Delhi finds itself between the rock and hard place in the coming Sri Lankan election, points out Ambassador M K Bhadrakumar.
An engrossing presidential election is due to take place in Sri Lanka on November 16.
Considering that this is the first major election in Sri Lanka following the 'regime change' in early 2015 in which India was from all accounts a major protagonist or promoter, Delhi ought to be in the Sri Lankan election arena by now, jostling for influence, pulling strings, shadow-boxing, dissimulating and keenly orchestrating a predictable outcome on the fateful day just a fortnight from now.
But there are no visible signs of any of that happening.
A hush has descended on Delhi.
Three reasons could be attributed to this.
First and foremost, The bleeding wound in J&K may largely account for it.
India's diplomacy is increasingly entrapped in a quagmire of Delhi's making where relations with China and Pakistan have nosedived which makes the nerves taut and ultimately saps energies.
An exit route is nowhere in sight despite all the bravado of the leadership.
India's neighbouring countries would, arguably, welcome this 'happy' state of affairs where they can opt for 'selective engagement' of Big Brother, but will be mostly left alone to tend their pastures while India tackles Islamabad and/or Beijing.
Even Bhutan could be heaving a sigh of relief as the recent visit of the delegation led by the secretary for the international boundary cell, national land commission Letho Tobdhen Tangbi to Beijing suggests.
By the way, the Bhutanese delegation was in China for the first International Conference on Boundary Cooperation (external link), which was co-organised by the department of boundary and ocean affairs of the Chinese foreign ministry and the belt and road school at Beijing Normal University.
Clearly, it was a Track 2 enterprise and the Bhutanese delegation was the star attraction (external link).
The Chinese foreign ministry Web site says, 'Themed on "Border of Friendship, Belts of Cooperation", the conference aimed to strengthen communication in boundary policy, vision and practice among various countries, exchange work experience in land border, enhance boundary management capabilities and discuss cooperation and development modes of border areas.'
Second, attrition would have set in after four years with Delhi belatedly realising that the Sinhala political elite are no pushover.
Plainly put, when the balance sheet is drawn today, India gained nothing out of the regime change in Sri Lanka in 2015.
The Sri Lankan elite preferred by us in 2015 continued to troop to Beijing for help to salvage their indebted economy.
Furthermore, disillusionment would have set in that neither of the two top leaders -- President Maithripala Sirisena and Prime Minister Ranil Wickremesinghe -- really 'delivered' for India on any of its core demands.
The sad part is that although Delhi did some 'social engineering' to get the duo elected to power in 2015 by leveraging the Tamil National Alliance, once in power, the new leadership did nothing much to reach a solution to the Tamil problem. Of course, it is a different matter that the TNA leaders also settled for power in their self-interest.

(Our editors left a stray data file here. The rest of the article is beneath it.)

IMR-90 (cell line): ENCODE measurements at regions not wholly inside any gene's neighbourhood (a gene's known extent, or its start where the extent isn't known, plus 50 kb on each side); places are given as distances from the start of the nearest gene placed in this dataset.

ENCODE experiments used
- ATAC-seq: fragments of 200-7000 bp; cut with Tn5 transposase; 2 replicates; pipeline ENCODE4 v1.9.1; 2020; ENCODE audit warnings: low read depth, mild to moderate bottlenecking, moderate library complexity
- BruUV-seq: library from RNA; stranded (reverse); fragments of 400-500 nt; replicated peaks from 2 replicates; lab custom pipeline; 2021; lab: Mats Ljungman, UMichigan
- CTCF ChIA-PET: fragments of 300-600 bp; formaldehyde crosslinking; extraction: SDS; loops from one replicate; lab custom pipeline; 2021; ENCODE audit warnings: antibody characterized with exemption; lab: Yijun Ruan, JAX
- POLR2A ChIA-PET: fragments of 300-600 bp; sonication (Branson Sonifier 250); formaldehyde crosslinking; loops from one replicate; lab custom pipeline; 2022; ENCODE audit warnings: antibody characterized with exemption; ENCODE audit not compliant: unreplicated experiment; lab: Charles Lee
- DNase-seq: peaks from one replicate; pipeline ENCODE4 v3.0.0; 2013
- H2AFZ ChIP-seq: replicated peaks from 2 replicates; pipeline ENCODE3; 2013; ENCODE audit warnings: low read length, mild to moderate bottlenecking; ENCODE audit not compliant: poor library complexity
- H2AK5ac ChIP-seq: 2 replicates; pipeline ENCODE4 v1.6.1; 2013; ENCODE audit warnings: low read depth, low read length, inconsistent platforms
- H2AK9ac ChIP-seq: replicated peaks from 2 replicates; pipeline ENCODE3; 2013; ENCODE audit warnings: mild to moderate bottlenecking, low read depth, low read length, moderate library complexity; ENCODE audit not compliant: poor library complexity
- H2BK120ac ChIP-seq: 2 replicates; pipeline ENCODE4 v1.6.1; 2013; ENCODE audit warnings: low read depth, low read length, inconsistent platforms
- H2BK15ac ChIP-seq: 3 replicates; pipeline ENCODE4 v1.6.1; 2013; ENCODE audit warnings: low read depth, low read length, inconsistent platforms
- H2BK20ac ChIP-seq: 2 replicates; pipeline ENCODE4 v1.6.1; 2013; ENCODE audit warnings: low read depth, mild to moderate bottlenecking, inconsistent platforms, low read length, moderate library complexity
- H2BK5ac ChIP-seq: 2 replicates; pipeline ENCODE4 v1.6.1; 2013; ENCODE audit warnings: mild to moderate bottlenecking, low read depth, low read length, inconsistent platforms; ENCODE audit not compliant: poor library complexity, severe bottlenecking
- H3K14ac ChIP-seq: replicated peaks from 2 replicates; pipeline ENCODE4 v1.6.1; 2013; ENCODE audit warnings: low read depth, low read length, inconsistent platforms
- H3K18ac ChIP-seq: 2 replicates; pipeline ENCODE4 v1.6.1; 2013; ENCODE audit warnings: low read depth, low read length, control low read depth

Yet, the foreign and security policy establishment in Delhi cannot but be aware that the Tamil votes may still constitute a crucial 'swing' factor in a tight race between Gotabaya Rajapaksa and Sajith Premadasa in the upcoming poll.
Third, Delhi finds itself between the rock and hard place in the coming Sri Lankan election insofar as it is difficult to choose, from an Indian perspective, either of the two top presidential contenders -- Gotabaya Rajapaksa of the Sri Lanka People's Front Party and Sajith Premadasa of United National Party.
Ironically, both are right wingers and neither of the two is averse to riding the wings of Sinhala nationalism, and both bear striking similarity to the present Indian ruling elite in their political DNA -- lavishly dishing out promises, pandering to cultural nationalism, etc.
Neither Rajapaksa nor Premadasa is of upper class (caste) lineage, but are no strangers to the Colombo establishment either and can claim political lineage to powerful 'dynasty' -- the latter more so, being the son of the late Ranasinghe Premadasa, former PM and president of Sri Lanka.
Paradoxically, Rajapaksa has a record of having worked closely with the Indian security and defence establishment in his capacity as the defence secretary during the war with the LTTE, but in the perception of Indian analysts, he may be too 'pro-China' to Delhi's comfort.
Premadasa, on the contrary, has a soft spot for 'Westernism', which probably raises Delhi's comfort level -- although, his father, while in office, used to be viscerally 'anti-India' so much so that he had gone to the extent of collaborating behind the scenes with the LTTE leadership to evict the IPKF from Sri Lankan soil.
The late Premadasa made no bones about his disagreement with then president J R Jayewardene's smart thinking to invite the IPKF to intervene in Sri Lanka.
The Sri Lankan election once again brings to the fore the efficacy of the Indian approach in the Modi era to promote amiable political personalities to leadership in South Asian capitals rather than deal with the leaderships that may emerge from time to time out of the churning of local politics, which is what China does.
Sri Lankan campaign trails are notoriously raucous.
But, interestingly, neither of the two top presidential contenders is interested in vilifying the big regional players -- China and India -- in this election.
They probably know it's a bad idea.